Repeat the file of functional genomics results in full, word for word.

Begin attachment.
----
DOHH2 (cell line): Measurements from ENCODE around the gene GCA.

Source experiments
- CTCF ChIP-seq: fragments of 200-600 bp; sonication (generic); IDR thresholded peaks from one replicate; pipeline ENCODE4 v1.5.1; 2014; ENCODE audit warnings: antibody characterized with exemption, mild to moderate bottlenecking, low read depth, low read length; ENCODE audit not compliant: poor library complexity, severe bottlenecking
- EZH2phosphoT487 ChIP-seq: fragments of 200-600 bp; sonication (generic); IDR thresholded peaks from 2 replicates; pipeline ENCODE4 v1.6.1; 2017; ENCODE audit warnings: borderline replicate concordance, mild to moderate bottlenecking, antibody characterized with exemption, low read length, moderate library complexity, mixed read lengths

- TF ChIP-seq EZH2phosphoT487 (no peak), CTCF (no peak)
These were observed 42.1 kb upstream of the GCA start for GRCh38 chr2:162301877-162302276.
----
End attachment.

DOHH2 (cell line): Measurements from ENCODE around the gene GCA.

Source experiments
- CTCF ChIP-seq: fragments of 200-600 bp; sonication (generic); IDR thresholded peaks from one replicate; pipeline ENCODE4 v1.5.1; 2014; ENCODE audit warnings: antibody characterized with exemption, mild to moderate bottlenecking, low read depth, low read length; ENCODE audit not compliant: poor library complexity, severe bottlenecking
- EZH2phosphoT487 ChIP-seq: fragments of 200-600 bp; sonication (generic); IDR thresholded peaks from 2 replicates; pipeline ENCODE4 v1.6.1; 2017; ENCODE audit warnings: borderline replicate concordance, mild to moderate bottlenecking, antibody characterized with exemption, low read length, moderate library complexity, mixed read lengths

- TF ChIP-seq EZH2phosphoT487 (no peak), CTCF (no peak)
These were observed 42.1 kb upstream of the GCA start for GRCh38 chr2:162301877-162302276.